Monday, April 10, 2006

Shipped to Shanghai! Vol. 14 -- Dialing for Dollars

"If you don't want anyone to know, then don't do it."
--Chinese proverb

I was in a bind. My vacation was getting closer, and I still hadn't found a way to convert my Chinese yuan into U.S. dollars. Every bank I hit said they couldn't do it. China is the roach motel of foreign exchange policy: dollars go in, but they don't come out.

I was wary of street currency traders, for reasons I detailed in an earlier story. But they seemed to be my only option.

Luckily, Xiao came to my rescue. She's one of my students, a Chinese businesswoman preparing to relocate to the United States. Part of that preparation included converting her money into dollars before the big move. Xiao offered to set me up with her money man.

So that was how I found myself in the lobby of a crumbling office building on a side street, wondering if I'd been set up to be robbed. Xiao was with me, answering her cell phone every few minutes to give the money man directions to the building. Her eyes flitted to everyone who walked in. Was she watching for cops?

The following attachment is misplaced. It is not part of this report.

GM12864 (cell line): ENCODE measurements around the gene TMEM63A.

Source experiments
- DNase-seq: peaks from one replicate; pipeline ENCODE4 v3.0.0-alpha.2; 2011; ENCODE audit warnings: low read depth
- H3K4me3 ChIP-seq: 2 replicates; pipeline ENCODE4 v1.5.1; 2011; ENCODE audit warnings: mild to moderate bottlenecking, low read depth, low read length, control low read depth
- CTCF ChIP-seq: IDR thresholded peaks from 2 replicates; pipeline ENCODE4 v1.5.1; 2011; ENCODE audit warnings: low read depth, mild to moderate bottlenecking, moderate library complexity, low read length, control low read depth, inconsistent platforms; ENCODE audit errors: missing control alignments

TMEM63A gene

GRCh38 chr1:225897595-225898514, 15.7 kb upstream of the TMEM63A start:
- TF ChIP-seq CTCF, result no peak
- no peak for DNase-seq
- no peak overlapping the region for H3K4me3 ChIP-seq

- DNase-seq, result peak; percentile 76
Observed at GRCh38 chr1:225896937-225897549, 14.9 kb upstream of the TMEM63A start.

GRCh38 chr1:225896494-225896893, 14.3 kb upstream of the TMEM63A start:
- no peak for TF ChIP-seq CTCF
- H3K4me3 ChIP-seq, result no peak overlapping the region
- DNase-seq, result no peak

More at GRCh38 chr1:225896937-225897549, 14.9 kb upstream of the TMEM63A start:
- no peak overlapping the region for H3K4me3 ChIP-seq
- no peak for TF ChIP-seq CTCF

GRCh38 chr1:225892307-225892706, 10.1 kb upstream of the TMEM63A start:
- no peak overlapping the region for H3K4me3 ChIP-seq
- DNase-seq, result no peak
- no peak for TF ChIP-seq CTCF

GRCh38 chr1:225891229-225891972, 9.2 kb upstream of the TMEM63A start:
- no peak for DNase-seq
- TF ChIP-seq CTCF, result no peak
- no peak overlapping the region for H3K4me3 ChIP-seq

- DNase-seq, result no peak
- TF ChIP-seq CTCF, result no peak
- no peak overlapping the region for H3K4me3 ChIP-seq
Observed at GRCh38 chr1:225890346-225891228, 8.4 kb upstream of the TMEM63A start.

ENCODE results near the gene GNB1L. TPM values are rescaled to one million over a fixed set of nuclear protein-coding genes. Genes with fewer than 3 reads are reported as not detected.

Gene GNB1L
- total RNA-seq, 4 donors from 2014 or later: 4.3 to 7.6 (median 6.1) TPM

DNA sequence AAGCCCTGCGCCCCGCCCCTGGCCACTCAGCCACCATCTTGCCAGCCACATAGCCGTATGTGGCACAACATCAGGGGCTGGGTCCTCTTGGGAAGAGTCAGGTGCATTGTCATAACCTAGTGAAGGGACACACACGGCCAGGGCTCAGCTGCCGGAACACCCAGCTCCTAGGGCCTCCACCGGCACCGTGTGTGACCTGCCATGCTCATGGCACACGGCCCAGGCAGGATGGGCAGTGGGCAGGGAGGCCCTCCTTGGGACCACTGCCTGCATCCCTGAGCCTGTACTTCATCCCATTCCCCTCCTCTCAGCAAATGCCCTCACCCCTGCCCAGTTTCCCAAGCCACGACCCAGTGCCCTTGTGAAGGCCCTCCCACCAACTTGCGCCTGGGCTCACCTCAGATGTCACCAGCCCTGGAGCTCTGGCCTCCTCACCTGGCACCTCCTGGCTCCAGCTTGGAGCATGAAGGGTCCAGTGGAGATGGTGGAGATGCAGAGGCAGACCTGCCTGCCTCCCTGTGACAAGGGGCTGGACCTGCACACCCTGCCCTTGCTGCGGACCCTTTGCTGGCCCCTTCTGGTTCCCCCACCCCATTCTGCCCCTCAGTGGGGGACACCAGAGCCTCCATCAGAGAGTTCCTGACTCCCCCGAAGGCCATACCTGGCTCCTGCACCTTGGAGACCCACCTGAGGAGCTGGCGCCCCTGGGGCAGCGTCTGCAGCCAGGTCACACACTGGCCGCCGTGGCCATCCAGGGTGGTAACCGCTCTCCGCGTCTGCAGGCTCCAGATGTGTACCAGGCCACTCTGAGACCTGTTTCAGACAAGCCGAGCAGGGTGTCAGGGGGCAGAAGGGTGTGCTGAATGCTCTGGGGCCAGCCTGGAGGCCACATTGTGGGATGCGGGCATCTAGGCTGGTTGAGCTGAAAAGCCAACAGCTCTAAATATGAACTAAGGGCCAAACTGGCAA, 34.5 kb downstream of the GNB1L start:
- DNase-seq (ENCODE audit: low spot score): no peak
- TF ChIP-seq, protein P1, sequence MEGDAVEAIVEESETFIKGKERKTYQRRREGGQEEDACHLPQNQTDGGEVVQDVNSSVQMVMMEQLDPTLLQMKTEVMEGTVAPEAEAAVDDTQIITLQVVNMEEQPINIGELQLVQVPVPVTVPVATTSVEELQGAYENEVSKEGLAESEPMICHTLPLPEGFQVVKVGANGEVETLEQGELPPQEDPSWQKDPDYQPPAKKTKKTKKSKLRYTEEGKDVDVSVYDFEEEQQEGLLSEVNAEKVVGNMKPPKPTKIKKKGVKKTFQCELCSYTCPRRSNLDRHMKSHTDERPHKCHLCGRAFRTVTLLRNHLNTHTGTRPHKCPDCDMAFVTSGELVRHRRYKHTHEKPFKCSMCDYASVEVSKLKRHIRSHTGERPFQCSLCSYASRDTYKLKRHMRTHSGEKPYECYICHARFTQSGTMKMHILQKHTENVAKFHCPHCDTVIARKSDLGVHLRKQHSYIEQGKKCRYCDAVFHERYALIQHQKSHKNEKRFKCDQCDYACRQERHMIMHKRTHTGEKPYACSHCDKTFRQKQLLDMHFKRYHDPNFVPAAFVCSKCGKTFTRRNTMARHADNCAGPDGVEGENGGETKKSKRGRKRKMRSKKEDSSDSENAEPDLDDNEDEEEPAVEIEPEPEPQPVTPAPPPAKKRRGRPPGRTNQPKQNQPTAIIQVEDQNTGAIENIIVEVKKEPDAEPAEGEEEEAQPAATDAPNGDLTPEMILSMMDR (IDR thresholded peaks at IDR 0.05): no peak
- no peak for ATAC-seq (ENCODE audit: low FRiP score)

Finally, a disheveled-looking man in tattered clothes walked in. Everything about him screamed "homeless bum!" except for the big, gleaming leather satchel he held under one arm. Totally shady. I felt like I was doing a drug deal.

Xiao introduced him as Yang Li. He grunted and got straight to business, opening up the satchel. Packs of cash nearly burst out of the bag. Yuan, euros, dollars, he had it all.

Through Xiao, I told him I wanted to exchange 1600 RMB. Yang Li muttered something.

"He says you pay 5 RMB for each 800 RMB you exchange," Xiao translated. "So for 1610 RMB, you get 200 dollars."

That meant his fee was like 50 cents for every 100 dollars! That was way too cheap. Now I was worried he'd pass me counterfeits.

Yang Li presented two crisp, new hundred-dollar bills to me.

Being prepared, I took out a hundred-dollar bill I'd brought from America. I held his bills and mine to the sunlight. Mine had a slightly smaller picture of Ben Franklin on the right side of the bill that appeared in the light. His also had them. I rubbed the paper between my fingers. Felt the same, too. Hard to believe such clean money could come from such a dirty man.

I nodded and gave him 1610 RMB.

Yang Li counted money the way all Chinese people do. He curled the bills around his middle finger and flipped down each bill with his other hand.

Business done, he closed up the case and left without saying goodbye. Xiao left soon after.

I was still feeling disoriented. My first foray into the dark side went entirely too fast. It was really easy too, which was frightening. I didn't want this to be the start of a trend.

Now that I had real money, I concentrated on happier things. My next destination offered 32 to the dollar, so I felt rich already!

For more on this subject, check out Lost in Transaction, an article by travel writer Rolf Potts.

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